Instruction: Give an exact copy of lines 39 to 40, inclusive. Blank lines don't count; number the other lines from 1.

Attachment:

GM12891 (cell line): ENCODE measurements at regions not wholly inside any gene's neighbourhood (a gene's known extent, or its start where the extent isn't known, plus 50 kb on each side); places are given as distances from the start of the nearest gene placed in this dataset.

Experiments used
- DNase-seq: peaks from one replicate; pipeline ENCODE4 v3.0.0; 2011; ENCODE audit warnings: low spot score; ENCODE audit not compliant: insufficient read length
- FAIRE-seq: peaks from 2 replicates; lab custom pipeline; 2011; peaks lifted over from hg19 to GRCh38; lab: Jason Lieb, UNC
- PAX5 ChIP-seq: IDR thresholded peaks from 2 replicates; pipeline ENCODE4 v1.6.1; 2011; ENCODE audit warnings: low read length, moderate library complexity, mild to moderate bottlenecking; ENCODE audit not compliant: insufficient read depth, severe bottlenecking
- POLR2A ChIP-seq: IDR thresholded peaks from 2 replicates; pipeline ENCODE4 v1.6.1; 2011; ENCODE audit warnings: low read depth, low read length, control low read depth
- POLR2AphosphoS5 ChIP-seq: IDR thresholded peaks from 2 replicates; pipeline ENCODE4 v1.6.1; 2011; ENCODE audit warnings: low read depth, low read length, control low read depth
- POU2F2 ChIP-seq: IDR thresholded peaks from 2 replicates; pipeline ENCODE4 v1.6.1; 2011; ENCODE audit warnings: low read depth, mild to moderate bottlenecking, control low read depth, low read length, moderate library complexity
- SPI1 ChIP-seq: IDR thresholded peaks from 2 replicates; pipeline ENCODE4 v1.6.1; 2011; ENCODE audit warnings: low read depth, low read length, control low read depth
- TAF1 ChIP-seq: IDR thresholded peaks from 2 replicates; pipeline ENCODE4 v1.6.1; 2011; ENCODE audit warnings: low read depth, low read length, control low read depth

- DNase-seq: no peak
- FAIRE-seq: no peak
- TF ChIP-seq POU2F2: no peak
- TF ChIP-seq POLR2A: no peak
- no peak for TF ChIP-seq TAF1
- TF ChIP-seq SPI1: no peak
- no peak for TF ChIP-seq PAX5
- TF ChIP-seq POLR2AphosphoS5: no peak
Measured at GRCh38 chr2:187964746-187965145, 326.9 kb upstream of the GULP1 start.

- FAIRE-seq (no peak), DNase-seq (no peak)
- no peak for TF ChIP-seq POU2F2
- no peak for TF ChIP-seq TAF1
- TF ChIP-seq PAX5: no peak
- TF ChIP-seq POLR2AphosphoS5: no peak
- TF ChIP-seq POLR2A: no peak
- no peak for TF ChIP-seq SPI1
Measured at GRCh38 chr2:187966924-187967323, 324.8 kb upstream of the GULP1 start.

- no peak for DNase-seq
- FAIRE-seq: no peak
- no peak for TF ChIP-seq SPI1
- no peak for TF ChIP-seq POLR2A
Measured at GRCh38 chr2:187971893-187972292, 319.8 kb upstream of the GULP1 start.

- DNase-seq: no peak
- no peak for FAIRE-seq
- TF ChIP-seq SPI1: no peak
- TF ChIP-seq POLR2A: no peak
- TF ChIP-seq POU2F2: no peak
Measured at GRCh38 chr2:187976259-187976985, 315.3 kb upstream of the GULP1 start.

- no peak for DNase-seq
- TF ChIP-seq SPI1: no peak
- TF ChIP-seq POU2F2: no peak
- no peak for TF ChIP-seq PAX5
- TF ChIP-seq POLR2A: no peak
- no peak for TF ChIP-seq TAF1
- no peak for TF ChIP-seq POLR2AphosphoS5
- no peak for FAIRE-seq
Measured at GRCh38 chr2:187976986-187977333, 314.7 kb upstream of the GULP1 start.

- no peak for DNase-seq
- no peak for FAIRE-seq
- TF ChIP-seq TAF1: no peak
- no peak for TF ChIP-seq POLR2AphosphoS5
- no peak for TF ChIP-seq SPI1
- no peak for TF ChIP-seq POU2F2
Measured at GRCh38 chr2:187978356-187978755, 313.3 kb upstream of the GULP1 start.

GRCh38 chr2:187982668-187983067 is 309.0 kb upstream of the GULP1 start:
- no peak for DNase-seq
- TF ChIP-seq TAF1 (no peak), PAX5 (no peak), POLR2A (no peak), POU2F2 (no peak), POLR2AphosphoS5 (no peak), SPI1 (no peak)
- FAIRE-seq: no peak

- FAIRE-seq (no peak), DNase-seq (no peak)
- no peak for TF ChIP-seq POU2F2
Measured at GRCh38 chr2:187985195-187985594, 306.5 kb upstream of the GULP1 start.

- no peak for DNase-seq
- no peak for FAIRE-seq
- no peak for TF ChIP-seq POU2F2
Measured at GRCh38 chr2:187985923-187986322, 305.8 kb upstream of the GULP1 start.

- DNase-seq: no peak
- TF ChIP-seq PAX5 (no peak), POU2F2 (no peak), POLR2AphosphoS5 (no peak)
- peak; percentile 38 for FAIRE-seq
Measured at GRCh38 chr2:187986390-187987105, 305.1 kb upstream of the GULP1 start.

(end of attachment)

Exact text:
- no peak for DNase-seq
- TF ChIP-seq SPI1: no peak